We present a study of the dynamic behavior of a microelectromechanical systems (MEMS) device consisting of an imperfect clamped-clamped microbeam subjected to electrostatic and electrodynamic actuation. Our objective is to develop a theoretical analysis, which is able to describe and predict all the main relevant aspects of the experimental response. Extensive experimental investigation is conducted, where the main imperfections coming from microfabrication are detected, the first four experimental natural frequencies are identified and the nonlinear dynamics are explored at increasing values of electrodynamic excitation, in a neighborhood of the first symmetric resonance. Several backward and forward frequency sweeps are acquired. The nonlinear behavior is highlighted, which includes ranges of multistability, where the nonresonant and the resonant branch coexist, and intervals where superharmonic resonances are clearly visible. Numerical simulations are performed. Initially, two single mode reduced-order models are considered. One is generated via the Galerkin technique, and the other one via the combined use of the Ritz method and the Padé approximation. Both of them are able to provide a satisfactory agreement with the experimental data. This occurs not only at low values of electrodynamic excitation, but also at higher ones. Their computational efficiency is discussed in detail, since this is an essential aspect for systematic local and global simulations. Finally, the theoretical analysis is further improved and a two-degree-of-freedom reduced-order model is developed, which is also capable of capturing the measured second symmetric superharmonic resonance. Despite the apparent simplicity, it is shown that all the proposed reduced-order models are able to describe the experimental complex nonlinear dynamics of the device accurately and properly, which validates the proposed theoretical approach. © 2013 IOP Publishing Ltd.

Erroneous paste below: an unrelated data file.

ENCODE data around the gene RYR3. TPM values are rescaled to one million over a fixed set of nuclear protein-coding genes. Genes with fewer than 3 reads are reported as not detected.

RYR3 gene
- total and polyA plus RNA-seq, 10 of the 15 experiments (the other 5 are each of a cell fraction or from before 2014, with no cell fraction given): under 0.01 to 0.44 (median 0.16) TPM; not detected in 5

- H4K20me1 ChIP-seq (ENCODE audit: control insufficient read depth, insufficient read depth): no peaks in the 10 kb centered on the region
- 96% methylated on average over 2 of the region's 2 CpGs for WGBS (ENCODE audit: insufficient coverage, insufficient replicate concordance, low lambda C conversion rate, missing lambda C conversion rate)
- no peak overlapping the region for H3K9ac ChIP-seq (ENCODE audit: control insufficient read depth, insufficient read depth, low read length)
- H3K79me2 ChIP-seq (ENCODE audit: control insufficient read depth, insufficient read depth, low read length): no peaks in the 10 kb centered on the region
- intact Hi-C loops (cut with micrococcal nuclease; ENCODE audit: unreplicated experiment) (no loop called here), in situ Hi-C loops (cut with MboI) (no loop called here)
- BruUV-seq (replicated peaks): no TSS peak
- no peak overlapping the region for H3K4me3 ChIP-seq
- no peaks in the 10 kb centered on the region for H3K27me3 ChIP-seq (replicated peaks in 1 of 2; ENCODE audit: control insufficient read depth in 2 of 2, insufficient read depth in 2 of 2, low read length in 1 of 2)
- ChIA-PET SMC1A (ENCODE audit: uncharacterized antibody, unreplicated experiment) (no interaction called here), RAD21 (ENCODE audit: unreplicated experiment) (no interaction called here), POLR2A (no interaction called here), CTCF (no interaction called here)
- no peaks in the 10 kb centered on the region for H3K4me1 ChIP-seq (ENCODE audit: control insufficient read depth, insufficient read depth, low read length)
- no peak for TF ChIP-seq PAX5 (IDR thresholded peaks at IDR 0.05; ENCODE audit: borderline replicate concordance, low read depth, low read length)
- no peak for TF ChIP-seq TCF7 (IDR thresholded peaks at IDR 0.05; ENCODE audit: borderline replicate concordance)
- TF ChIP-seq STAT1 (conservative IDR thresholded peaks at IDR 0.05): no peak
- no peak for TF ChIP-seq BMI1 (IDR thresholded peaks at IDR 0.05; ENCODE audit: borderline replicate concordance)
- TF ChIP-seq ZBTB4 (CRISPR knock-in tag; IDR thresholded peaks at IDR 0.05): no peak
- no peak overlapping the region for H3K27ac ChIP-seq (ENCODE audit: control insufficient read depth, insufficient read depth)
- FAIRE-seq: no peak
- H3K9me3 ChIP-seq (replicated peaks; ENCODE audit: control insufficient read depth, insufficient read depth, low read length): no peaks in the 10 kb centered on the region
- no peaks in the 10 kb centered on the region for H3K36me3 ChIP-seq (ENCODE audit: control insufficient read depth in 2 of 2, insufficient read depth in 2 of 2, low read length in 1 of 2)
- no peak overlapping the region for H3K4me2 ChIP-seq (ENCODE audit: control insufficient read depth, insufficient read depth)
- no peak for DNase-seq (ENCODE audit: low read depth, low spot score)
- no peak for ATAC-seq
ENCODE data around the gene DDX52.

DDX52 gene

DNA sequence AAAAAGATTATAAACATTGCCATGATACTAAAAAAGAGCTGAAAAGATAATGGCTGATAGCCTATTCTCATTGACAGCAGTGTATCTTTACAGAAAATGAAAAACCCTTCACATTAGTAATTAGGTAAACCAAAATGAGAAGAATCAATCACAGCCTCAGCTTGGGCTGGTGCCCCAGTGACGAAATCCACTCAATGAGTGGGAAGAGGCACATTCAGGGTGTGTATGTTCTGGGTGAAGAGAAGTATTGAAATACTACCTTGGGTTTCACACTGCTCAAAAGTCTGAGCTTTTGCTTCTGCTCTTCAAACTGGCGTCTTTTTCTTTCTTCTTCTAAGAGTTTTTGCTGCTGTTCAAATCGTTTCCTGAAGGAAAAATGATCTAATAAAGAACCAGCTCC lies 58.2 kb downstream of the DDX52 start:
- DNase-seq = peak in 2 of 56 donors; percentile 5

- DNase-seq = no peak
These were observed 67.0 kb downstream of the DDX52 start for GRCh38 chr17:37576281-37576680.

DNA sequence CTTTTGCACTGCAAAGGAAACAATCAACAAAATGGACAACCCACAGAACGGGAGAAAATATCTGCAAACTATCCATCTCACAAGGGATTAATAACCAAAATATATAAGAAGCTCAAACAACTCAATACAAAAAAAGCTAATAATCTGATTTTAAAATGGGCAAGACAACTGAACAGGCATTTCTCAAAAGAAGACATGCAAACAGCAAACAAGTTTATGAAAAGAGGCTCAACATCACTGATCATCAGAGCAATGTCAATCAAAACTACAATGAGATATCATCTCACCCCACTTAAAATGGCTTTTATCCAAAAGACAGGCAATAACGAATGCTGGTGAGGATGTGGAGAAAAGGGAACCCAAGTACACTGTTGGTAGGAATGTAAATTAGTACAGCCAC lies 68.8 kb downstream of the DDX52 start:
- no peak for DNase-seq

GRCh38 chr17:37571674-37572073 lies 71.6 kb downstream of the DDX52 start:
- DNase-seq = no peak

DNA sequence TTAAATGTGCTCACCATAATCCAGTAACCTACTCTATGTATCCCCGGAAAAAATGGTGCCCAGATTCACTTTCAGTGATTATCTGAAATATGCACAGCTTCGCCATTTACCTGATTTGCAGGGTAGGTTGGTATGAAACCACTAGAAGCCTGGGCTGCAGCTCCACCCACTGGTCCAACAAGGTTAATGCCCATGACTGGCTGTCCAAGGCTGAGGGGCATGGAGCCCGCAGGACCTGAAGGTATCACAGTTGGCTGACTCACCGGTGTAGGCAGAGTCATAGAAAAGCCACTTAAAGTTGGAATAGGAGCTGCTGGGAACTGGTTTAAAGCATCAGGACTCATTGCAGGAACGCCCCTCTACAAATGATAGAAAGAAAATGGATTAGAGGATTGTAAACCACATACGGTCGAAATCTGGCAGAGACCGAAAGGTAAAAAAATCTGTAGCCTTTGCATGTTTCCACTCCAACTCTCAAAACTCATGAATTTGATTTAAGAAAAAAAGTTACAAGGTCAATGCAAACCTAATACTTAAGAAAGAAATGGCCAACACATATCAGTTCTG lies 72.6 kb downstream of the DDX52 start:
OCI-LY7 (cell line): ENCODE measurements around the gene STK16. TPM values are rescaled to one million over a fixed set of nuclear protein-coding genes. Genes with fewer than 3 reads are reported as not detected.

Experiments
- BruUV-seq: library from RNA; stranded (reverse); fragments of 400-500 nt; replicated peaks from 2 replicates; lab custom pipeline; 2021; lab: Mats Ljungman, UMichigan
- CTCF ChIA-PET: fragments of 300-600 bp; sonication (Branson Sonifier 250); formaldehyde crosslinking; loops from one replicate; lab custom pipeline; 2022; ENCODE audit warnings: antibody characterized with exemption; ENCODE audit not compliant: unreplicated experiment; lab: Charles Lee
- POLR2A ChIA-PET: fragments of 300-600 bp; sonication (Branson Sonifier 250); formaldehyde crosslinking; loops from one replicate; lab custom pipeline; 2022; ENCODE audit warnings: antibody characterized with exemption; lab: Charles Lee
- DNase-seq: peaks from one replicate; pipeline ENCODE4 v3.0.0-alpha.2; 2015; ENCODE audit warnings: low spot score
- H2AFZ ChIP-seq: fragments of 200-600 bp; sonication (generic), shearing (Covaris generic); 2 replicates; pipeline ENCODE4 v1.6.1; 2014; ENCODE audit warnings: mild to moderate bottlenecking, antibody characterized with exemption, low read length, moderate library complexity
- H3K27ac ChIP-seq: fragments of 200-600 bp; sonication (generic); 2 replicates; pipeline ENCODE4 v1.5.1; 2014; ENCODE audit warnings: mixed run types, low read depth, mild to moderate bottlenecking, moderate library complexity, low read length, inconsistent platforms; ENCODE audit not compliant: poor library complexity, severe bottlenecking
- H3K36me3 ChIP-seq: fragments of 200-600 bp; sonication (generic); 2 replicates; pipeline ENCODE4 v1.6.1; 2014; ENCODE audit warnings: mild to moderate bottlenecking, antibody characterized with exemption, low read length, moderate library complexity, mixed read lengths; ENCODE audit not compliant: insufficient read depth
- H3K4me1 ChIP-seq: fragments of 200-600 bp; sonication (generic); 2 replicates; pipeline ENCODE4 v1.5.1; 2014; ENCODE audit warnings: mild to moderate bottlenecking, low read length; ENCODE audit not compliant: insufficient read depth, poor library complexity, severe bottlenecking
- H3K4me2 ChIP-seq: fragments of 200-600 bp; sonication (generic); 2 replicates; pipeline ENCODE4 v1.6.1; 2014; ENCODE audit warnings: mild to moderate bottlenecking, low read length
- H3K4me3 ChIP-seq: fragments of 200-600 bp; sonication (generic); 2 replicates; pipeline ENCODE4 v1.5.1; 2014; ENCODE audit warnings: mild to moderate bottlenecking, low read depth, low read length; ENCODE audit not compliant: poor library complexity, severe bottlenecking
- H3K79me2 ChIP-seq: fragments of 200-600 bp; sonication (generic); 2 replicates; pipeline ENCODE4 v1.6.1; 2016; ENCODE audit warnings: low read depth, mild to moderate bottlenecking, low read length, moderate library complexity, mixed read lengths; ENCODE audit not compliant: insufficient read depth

ASJC Scopus subject areas
- Mechanics of Materials
- Mechanical Engineering
- Electronic, Optical and Magnetic Materials
- Electrical and Electronic Engineering